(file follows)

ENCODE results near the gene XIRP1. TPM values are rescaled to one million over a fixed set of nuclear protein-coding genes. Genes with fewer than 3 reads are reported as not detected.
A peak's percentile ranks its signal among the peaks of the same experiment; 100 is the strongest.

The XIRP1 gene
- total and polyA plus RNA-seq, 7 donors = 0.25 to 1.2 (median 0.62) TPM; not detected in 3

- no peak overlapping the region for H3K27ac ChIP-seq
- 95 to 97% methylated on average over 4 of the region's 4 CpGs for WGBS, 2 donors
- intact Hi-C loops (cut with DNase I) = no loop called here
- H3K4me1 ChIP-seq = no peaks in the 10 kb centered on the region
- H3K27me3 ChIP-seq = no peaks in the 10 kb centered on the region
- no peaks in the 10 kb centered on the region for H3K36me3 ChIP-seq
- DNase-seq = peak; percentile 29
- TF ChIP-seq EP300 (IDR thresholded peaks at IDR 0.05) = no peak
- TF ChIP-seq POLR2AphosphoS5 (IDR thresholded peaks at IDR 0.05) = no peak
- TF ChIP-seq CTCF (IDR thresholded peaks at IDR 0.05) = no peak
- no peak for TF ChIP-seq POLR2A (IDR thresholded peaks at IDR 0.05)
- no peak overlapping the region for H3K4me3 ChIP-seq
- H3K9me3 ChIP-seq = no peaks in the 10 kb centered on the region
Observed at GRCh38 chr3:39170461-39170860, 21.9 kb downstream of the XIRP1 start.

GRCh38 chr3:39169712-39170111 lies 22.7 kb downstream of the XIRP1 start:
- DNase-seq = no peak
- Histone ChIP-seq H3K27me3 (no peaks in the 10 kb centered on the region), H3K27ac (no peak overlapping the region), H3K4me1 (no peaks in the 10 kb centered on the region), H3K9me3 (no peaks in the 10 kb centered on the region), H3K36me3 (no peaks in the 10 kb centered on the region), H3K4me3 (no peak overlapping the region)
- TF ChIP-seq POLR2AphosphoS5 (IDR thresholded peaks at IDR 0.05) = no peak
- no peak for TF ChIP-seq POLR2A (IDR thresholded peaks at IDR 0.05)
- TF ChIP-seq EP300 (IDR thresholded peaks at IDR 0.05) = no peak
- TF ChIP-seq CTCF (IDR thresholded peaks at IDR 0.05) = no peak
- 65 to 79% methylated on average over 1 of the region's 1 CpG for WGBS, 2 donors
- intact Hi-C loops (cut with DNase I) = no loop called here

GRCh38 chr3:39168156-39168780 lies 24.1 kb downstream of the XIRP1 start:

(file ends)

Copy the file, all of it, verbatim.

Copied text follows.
ENCODE results near the gene XIRP1. TPM values are rescaled to one million over a fixed set of nuclear protein-coding genes. Genes with fewer than 3 reads are reported as not detected.
A peak's percentile ranks its signal among the peaks of the same experiment; 100 is the strongest.

The XIRP1 gene
- total and polyA plus RNA-seq, 7 donors = 0.25 to 1.2 (median 0.62) TPM; not detected in 3

- no peak overlapping the region for H3K27ac ChIP-seq
- 95 to 97% methylated on average over 4 of the region's 4 CpGs for WGBS, 2 donors
- intact Hi-C loops (cut with DNase I) = no loop called here
- H3K4me1 ChIP-seq = no peaks in the 10 kb centered on the region
- H3K27me3 ChIP-seq = no peaks in the 10 kb centered on the region
- no peaks in the 10 kb centered on the region for H3K36me3 ChIP-seq
- DNase-seq = peak; percentile 29
- TF ChIP-seq EP300 (IDR thresholded peaks at IDR 0.05) = no peak
- TF ChIP-seq POLR2AphosphoS5 (IDR thresholded peaks at IDR 0.05) = no peak
- TF ChIP-seq CTCF (IDR thresholded peaks at IDR 0.05) = no peak
- no peak for TF ChIP-seq POLR2A (IDR thresholded peaks at IDR 0.05)
- no peak overlapping the region for H3K4me3 ChIP-seq
- H3K9me3 ChIP-seq = no peaks in the 10 kb centered on the region
Observed at GRCh38 chr3:39170461-39170860, 21.9 kb downstream of the XIRP1 start.

GRCh38 chr3:39169712-39170111 lies 22.7 kb downstream of the XIRP1 start:
- DNase-seq = no peak
- Histone ChIP-seq H3K27me3 (no peaks in the 10 kb centered on the region), H3K27ac (no peak overlapping the region), H3K4me1 (no peaks in the 10 kb centered on the region), H3K9me3 (no peaks in the 10 kb centered on the region), H3K36me3 (no peaks in the 10 kb centered on the region), H3K4me3 (no peak overlapping the region)
- TF ChIP-seq POLR2AphosphoS5 (IDR thresholded peaks at IDR 0.05) = no peak
- no peak for TF ChIP-seq POLR2A (IDR thresholded peaks at IDR 0.05)
- TF ChIP-seq EP300 (IDR thresholded peaks at IDR 0.05) = no peak
- TF ChIP-seq CTCF (IDR thresholded peaks at IDR 0.05) = no peak
- 65 to 79% methylated on average over 1 of the region's 1 CpG for WGBS, 2 donors
- intact Hi-C loops (cut with DNase I) = no loop called here

GRCh38 chr3:39168156-39168780 lies 24.1 kb downstream of the XIRP1 start: